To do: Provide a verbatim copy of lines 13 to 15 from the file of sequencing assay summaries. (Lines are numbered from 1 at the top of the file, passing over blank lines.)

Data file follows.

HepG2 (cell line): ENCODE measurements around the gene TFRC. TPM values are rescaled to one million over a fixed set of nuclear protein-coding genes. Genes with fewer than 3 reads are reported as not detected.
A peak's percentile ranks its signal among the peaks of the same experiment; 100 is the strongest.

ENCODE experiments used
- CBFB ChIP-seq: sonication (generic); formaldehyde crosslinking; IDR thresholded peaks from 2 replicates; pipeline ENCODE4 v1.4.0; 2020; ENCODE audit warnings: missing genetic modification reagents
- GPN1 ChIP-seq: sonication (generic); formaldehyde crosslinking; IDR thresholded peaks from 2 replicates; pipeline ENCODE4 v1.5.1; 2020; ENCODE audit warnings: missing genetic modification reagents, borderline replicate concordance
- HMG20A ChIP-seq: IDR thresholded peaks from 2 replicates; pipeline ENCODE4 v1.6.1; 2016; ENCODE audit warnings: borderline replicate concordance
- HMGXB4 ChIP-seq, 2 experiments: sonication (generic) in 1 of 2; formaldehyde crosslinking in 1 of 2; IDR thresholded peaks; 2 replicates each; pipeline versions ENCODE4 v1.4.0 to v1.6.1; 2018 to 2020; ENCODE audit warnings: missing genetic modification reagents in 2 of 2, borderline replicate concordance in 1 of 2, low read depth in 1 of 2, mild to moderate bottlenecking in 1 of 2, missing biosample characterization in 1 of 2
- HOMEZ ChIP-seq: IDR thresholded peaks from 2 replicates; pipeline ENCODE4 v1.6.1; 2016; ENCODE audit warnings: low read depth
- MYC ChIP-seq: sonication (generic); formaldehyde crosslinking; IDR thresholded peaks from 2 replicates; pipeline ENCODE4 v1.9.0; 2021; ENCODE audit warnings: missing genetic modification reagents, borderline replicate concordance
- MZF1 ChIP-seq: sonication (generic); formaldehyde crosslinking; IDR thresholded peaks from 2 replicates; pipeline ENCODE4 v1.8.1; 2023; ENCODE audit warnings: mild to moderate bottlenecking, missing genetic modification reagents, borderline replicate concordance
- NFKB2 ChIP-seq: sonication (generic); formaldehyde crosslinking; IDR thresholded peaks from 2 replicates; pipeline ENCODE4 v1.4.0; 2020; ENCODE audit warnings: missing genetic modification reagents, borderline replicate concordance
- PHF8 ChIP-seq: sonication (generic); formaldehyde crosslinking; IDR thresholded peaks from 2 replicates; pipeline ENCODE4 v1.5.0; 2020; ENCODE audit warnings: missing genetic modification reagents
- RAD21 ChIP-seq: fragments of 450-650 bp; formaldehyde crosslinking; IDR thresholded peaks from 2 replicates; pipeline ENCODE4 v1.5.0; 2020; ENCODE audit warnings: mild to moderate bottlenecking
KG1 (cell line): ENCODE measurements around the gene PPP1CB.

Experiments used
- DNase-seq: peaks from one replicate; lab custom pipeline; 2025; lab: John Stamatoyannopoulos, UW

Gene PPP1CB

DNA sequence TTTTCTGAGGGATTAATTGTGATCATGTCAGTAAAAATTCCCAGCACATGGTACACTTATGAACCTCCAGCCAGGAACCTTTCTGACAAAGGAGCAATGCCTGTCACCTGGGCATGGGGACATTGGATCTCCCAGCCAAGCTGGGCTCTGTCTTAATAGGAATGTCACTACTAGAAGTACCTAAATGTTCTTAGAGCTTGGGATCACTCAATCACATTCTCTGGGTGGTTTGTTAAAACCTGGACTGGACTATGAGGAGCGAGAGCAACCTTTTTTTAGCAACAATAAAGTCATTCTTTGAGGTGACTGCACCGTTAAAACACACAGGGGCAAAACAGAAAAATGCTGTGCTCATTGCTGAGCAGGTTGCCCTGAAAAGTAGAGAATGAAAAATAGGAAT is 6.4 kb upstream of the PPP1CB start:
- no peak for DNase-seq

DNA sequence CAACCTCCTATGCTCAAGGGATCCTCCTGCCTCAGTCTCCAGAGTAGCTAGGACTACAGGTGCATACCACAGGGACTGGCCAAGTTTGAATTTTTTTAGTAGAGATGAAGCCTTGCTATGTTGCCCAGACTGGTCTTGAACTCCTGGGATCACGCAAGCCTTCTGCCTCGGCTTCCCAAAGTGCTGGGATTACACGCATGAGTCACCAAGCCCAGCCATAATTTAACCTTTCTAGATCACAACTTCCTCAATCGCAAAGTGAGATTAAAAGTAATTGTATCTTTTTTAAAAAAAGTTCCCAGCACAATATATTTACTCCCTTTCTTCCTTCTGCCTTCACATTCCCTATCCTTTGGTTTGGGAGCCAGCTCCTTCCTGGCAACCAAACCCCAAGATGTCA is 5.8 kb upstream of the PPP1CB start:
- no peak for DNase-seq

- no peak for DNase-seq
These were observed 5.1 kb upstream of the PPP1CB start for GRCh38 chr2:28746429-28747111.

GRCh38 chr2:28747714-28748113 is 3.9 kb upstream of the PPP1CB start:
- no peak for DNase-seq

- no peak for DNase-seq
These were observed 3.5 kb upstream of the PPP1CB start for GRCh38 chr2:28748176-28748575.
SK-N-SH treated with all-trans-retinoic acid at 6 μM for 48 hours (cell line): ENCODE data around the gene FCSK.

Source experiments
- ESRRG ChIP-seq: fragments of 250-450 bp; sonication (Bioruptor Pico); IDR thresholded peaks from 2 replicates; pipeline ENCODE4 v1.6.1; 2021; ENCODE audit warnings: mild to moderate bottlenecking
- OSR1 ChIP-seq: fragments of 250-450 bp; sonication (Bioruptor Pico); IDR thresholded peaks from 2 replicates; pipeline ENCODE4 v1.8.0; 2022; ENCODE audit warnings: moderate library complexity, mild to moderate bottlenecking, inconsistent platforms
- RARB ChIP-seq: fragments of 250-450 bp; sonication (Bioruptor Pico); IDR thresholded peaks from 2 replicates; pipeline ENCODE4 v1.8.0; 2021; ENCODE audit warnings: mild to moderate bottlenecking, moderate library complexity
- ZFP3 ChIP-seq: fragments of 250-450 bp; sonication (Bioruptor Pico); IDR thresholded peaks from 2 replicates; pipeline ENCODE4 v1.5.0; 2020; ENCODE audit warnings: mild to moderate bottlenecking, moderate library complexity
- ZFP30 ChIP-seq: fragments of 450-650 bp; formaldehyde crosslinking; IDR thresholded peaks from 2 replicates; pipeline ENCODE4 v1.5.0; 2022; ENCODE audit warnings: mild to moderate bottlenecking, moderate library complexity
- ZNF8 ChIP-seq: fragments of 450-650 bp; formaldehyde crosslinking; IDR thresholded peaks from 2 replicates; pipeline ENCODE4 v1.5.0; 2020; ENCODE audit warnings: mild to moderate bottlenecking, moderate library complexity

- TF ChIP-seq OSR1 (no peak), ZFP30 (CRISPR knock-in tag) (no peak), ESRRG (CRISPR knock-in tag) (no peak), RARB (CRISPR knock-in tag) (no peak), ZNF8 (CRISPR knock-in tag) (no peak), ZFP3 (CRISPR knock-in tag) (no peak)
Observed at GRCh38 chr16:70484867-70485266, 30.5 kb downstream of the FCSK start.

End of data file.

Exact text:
- RAD21 ChIP-seq: fragments of 450-650 bp; formaldehyde crosslinking; IDR thresholded peaks from 2 replicates; pipeline ENCODE4 v1.5.0; 2020; ENCODE audit warnings: mild to moderate bottlenecking
KG1 (cell line): ENCODE measurements around the gene PPP1CB.

Experiments used